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Saturday, November 28, 2009

Giving Thanks - Legacy 401K now Back to "401K" + Lessons Learned + Dubai

We wrote in early June: "While the sustainability of the recent market recovery remains a question, it's worth noting that the "201K" so lamented in mainstream media is now almost back to a "301K" (S&P500 down only 31% from the index's 52 week high of 1367 versus down 51% at the low). Things can change quickly. At some point, we believe the "301K" will once again be a "401K"."

Well, good news: the recovery was faster than we thought. Last week, we were pleasantly surprised to learn that our legacy 401K account (from a former employer) is now back to what we originally put into the account. Boom - just like that.

We again think of a 60 Minutes episode from 4/19/09 (link here) that focused on the "201K" situation and widely held views that retirement savings and plans for retirement were forever destroyed. Although we're not sure how our 401K recovery performance compares to the national average, we're fairly certain most funds are well above their lows. And, assuming persons didn't run for the hills and kept their monthly allocations unchanged during the massive plunge, they benefited from an amazing dollar cost averaging opportunity through the period. We didn't have this advantage as our legacy account was no longer active during the crisis, but we still made out pretty well.

Two lessons from ring especially true from the past year :
  • Dollar cost averaging is smart since Market timing is near impossible on a consistent basis
  • "The time of maximum pessimism is the best time to buy." (Sir John Templeton)
  • Put another way: "Be fearful when others are greedy, and be greedy when others are fearful." (Warren Buffett)
Per our recent posts, we argue that we're now past the most fearful points as psychology is now in a better place and many Americans no doubt feel better about their retirement savings than only six months ago. Of course, no question that many economic indicators remain troubling and high unemployment with reduced consumption may continue over the medium term. Plenty of fun topics to discuss over Thanksgiving dinner (the other day).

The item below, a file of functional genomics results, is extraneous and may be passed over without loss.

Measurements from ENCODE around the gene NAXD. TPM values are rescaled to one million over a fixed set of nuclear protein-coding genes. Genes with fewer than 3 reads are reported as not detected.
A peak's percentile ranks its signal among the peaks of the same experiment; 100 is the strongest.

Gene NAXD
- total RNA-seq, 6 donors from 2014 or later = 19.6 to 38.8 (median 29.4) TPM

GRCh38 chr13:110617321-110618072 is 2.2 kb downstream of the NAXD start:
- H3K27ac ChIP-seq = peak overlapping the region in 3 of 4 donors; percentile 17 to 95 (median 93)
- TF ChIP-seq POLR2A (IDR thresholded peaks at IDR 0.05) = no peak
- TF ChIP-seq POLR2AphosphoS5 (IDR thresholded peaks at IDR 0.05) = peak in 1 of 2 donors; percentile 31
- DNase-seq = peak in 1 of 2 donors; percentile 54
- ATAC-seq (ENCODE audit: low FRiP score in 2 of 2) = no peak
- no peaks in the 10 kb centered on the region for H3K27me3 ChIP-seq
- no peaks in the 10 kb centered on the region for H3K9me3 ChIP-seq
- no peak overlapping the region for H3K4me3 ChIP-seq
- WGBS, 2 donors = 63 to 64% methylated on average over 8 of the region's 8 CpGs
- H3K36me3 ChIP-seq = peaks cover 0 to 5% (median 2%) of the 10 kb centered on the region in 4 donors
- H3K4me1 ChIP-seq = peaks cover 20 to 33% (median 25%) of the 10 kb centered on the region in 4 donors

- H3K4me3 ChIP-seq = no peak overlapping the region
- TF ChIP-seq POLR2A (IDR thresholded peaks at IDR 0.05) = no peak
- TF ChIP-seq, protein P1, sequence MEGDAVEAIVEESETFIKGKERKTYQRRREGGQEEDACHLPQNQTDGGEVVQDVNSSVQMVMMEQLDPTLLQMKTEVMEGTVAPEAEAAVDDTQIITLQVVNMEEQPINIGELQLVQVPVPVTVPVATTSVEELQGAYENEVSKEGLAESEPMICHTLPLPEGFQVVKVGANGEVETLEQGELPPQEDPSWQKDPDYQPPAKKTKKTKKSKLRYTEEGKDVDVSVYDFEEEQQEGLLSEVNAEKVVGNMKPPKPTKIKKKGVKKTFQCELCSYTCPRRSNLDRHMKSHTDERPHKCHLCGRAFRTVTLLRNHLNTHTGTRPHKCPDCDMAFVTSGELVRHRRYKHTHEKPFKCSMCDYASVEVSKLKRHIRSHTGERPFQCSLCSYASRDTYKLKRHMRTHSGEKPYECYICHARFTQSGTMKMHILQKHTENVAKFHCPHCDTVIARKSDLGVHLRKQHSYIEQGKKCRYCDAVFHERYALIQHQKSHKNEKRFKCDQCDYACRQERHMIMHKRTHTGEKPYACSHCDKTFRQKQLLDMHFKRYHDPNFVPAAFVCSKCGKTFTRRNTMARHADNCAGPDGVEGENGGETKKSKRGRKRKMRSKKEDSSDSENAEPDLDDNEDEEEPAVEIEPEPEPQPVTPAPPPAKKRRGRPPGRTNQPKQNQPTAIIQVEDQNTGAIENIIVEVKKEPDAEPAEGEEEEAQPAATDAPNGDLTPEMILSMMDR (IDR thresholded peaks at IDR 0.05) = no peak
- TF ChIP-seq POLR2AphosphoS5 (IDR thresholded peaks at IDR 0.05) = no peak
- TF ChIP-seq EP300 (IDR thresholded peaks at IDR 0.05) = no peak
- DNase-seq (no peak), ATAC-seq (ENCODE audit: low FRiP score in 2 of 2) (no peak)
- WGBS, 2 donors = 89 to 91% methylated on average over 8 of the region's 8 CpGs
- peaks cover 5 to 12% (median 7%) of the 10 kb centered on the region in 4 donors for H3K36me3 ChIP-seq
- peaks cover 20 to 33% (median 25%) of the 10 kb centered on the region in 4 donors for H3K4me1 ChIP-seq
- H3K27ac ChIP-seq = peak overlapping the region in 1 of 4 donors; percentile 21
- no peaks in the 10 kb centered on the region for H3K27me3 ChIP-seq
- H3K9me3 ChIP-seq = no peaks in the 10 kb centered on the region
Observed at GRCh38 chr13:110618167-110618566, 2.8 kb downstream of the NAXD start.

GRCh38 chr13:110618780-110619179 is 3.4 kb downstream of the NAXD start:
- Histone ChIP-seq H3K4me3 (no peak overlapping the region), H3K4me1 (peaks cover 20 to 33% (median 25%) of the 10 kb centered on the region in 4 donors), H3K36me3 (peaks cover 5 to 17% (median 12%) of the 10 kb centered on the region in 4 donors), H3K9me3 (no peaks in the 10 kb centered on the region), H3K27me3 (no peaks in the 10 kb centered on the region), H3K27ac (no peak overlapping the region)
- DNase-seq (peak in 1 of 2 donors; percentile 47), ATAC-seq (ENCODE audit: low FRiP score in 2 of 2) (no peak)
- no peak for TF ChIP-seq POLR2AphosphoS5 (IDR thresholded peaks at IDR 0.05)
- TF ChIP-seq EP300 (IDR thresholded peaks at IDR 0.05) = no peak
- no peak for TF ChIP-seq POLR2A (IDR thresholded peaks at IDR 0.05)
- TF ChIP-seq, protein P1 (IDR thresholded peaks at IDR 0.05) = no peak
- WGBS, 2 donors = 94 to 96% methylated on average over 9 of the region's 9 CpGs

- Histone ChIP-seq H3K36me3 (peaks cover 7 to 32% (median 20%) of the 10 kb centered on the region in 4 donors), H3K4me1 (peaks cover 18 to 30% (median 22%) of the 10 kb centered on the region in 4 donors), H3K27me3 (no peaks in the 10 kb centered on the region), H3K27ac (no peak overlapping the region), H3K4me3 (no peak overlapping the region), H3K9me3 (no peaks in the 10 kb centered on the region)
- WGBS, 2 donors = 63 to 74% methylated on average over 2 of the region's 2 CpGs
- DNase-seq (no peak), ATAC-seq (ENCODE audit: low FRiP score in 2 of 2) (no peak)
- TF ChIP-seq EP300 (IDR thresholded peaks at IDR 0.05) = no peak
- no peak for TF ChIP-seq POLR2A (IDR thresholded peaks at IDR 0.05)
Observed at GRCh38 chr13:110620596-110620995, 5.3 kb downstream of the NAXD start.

We're not saying the road ahead will be smooth and we may see curve balls such as the Dubai debt problems. On the Dubai topic, we never did believe in the "field of dreams" idea, i.e. "build it and they will come". Last we checked, "spec" real estate projects carry a high degree of risk even in good times (acknowledging that most of Dubai's projects were started pre-crisis, not considering seemingly aggressive global investments such as port properties). Clearly, the overhang of easy money excess is far reaching and will take time to resolve. We think we'll muddle through current issues.

For those interested, our 401K fund is invested in two equity funds: the Dodge and Cox Stock Fund and Artisan Small Cap Value Fund. We know that some onlookers might think we're crazy for concentrating in only two funds, yet we're comfortable with the allocation since the funds' investment approach is time proven, essentially: buy good companies cheap and remain patient as they grow and/or until the manic Market comes to award fair value to the businesses.

The same onlookers would say we're doubly crazy because we subscribe to the same approach with our own capital. Why? Very simple: it works.... However, any agita experienced by the onlookers might be reduced somewhat by our REIT allocation and positions in certain closed-end funds that provide both current income and potential for capital appreciation.

Happy Thanksgiving and Happy investing,

Jeffrey Walkenhorst

Disclosure: long ARTVX, DODGX.

© 2009 Jeffrey Walkenhorst
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